Are faith and reason opposites?

Recently I was talking to someone who told me he was an atheist. “I’m just too rational to believe in God,” he said. “That’s interesting,” I replied. “I’m a really rational person too. That’s why I believe in God.”

I felt it was important to say because there’s a myth out there that reason is on one side and faith is on the other—as if they’re opposites.

But they’re not. It’s a caricature.

When I first started making my faith my own, I was primarily propelled by the figure of Jesus—his teachings, his integrity, his power. And the deeper I went into history, into science, and into philosophy, the more reasons I found to believe.

I say this because we need to acknowledge that putting invisible duct tape over your mouth when it comes to your questions about God never helps.

A thinking faith is a faith worth having.

Do you wonder if there is scientific evidence for God’s existence? Good question, explore it.
Do you wonder if Jesus actually came back to life? Good question, explore it.
Do you wonder if God really cares about morality and how you live? Good question, explore it.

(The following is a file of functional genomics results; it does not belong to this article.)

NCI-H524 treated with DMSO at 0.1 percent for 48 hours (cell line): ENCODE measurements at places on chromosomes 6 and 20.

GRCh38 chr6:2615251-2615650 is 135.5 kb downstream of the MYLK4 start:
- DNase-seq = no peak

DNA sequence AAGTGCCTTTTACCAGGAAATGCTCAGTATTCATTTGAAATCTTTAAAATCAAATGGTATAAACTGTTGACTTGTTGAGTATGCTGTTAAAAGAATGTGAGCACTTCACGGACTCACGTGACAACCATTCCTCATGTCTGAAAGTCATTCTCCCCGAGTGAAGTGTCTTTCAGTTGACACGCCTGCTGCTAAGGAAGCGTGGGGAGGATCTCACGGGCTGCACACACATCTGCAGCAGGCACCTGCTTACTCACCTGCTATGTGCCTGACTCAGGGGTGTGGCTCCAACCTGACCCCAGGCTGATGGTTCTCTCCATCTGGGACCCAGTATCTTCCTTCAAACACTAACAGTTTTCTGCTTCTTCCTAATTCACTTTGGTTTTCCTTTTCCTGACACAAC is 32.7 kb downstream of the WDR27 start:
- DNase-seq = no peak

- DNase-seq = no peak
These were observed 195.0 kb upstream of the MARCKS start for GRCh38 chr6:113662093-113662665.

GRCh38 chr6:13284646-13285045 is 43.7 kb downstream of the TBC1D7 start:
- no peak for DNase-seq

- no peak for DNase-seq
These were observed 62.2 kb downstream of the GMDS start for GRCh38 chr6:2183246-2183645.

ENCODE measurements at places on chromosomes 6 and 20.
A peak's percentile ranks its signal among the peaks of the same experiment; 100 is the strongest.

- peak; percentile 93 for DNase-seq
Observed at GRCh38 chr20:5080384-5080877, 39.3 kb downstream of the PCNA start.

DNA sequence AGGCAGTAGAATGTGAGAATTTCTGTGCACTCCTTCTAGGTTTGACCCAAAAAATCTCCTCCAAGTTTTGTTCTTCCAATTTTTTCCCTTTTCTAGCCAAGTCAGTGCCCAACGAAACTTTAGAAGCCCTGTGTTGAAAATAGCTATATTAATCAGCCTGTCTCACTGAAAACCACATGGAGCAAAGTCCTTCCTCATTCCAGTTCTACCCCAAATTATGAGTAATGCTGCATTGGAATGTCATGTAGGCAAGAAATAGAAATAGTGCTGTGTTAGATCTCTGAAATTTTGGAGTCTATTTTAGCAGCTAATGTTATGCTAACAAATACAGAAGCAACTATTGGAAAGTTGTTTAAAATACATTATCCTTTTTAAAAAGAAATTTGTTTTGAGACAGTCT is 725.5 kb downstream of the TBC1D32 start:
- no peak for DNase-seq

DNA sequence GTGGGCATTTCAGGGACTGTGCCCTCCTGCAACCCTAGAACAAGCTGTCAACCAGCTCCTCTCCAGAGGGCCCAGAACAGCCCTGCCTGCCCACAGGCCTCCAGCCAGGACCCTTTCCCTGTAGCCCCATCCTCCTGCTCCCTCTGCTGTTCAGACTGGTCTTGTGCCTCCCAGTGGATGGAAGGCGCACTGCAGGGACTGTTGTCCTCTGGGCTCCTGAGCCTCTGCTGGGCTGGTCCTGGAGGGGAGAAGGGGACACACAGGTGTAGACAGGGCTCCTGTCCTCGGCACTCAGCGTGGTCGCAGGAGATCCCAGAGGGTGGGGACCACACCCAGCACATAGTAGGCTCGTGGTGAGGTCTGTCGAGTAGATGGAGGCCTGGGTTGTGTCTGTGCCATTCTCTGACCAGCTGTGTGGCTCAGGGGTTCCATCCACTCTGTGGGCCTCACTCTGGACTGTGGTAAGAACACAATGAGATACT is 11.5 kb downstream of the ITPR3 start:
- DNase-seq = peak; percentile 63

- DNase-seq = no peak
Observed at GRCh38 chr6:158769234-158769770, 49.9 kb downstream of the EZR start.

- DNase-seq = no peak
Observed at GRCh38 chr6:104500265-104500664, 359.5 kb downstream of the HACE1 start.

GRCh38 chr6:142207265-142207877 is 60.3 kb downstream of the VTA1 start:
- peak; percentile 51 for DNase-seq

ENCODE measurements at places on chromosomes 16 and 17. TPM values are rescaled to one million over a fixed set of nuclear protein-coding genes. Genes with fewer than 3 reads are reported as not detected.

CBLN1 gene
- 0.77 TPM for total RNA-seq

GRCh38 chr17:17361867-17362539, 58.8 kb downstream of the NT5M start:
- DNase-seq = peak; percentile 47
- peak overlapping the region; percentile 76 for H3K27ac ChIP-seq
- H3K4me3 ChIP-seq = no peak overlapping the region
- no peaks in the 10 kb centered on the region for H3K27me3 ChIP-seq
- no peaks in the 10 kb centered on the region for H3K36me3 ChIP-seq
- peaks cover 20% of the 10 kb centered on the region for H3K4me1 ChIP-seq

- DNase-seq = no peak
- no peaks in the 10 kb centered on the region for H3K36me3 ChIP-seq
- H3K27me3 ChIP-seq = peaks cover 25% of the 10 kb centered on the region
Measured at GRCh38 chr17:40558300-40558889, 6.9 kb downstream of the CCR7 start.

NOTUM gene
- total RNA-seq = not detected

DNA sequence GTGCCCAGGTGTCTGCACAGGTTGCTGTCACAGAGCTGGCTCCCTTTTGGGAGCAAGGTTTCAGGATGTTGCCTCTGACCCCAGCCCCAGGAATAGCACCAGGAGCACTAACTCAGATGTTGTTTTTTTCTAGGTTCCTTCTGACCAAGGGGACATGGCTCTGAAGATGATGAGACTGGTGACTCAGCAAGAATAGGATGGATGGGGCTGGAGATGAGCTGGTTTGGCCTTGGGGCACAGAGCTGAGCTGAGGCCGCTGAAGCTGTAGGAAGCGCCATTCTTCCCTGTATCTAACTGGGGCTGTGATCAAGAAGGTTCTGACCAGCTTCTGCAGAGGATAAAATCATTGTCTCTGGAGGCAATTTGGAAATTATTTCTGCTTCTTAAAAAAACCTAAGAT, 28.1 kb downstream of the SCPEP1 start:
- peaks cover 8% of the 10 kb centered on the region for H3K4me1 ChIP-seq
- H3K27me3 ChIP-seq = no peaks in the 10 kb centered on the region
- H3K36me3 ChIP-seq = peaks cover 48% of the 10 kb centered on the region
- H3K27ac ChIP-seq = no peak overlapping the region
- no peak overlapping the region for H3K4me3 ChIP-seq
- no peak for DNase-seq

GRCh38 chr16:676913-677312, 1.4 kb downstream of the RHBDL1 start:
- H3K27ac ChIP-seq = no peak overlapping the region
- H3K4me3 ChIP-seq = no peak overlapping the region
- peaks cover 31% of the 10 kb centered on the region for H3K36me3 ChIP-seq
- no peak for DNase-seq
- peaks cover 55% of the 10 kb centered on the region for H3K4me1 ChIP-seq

Do you wonder if something bad in your life could be used for something good? Good question, explore it.

Albert Einstein said, “The important thing is not to stop questioning. Curiosity has its own reason for existing.” How awesome is that! I believe that curiosity exists to draw you closer to your Creator.

Asking honest, thoughtful questions often results in discovering honest, thoughtful answers.

So don’t be afraid to explore. But you need to be committed to going deeper than some random blog post a friend sent you. As it says in Proverbs 18:15: “An intelligent heart acquires knowledge…”

The Lord gave you a brain. I’m sure he didn’t intend for you to turn it off.

Curiosity has its own reason for existing.

By Matthew Ruttan

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